Depression – one size does not fit all

In a previous post (available here), we explored the gut-brain axis and the significant and sustainable improvements that are often achieved in respect of anxiety and depression, by simply removing from the diet the foods that typically cause the greatest harm, focusing on the consumption of nutrient dense wholefoods, implementing targeted lifestyle choices and even consuming therapeutic dosages of turmeric.

There are however times when this approach on its own does not deliver the desired outcomes, suggesting the presence of a more complicated picture.

Dr William Walsh has spent the past 30 years collecting data across tens of thousands of patients presenting with a range of mental disorders (including ADHD, autism, depression, schizophrenia and Alzheimer’s disease) and has created a comprehensive database of nutrient imbalances that can fuel these conditions. Dr Walsh’s work is based on the premise that we are all biochemically individual and that nutrient imbalances and/or the presence of toxins that can cause significant disruption in brain biochemistry. Interestingly Dr Walsh in his book ‘Nutrient Power – Heal Your Biochemistry and Heal Your Brain’ describes a surprising finding that ‘nutrient overloads usually cause more mischief than deficiencies’. Dr Walsh goes onto to describe 5 ‘depression biotypes’, which have very specific symptoms and traits: These are:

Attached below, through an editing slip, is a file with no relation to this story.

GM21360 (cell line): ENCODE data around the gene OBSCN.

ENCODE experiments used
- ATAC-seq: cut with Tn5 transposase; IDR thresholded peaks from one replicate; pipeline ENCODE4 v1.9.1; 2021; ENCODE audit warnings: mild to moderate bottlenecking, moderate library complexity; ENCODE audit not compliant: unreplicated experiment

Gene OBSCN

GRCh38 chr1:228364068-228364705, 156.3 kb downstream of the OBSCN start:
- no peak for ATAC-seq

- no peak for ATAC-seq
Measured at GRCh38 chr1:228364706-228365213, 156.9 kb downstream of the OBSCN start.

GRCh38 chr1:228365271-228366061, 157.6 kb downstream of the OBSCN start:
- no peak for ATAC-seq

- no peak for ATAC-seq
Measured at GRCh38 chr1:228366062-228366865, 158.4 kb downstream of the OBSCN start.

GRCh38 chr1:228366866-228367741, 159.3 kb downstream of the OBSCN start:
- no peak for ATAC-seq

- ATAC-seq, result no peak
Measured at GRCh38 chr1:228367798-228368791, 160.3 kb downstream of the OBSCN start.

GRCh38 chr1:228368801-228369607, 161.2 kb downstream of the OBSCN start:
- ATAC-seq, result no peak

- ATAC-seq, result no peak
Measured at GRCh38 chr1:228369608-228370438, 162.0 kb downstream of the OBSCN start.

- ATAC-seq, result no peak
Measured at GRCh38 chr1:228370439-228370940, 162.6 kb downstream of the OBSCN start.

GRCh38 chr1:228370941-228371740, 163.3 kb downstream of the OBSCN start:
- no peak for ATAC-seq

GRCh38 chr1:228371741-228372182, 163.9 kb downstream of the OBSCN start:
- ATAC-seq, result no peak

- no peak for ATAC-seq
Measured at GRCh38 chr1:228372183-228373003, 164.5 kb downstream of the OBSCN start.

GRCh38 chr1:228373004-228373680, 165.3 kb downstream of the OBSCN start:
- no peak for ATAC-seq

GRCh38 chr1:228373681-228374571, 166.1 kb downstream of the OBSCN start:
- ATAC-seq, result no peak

• ‘Undermethylation’ – very sensitive to the methyl/folate levels in the brain and must avoid folate/folic acid, choline, manganese and copper supplementation. Usually respond well to antidepressant medications and improve with magnesium, vitamin D, B6, tryptophan, A, C and E.
  • ‘Folate deficiency’ – typically intolerant to antidepressants. Must avoid tryptophan, copper and inositol. Respond well to folate, B12, B3, choline, manganese, zinc, B6, C and E.
  • ‘Copper overload’ – 96% female – mixed reaction to antidepressants. Must avoid copper. Improve with zinc, manganese, glutathione, B6, C and E.
  • ‘Pyrrole disorder’ – significant zinc and B6 deficiencies which are often genetically driven (family history of depression). Require high doses of zinc and B6.
  • ‘Toxics’ – typically caused by excess levels of lead, mercury, arsenic and cadmium. This type is difficult to diagnose – typically diagnosed by exclusion of the other types.

Clearly treating depression with a ‘one size fits all’ SSRI (selective serotonin reuptake inhibitor) drugs and/or random supplementation is too simplistic and may in certain situations actually do harm. Tailored nutritional therapy interventions, under the guidance of a suitably qualified healthcare practitioner, can be an extremely powerful tool when it comes to implementing a comprehensive strategy to help optimally manage depression.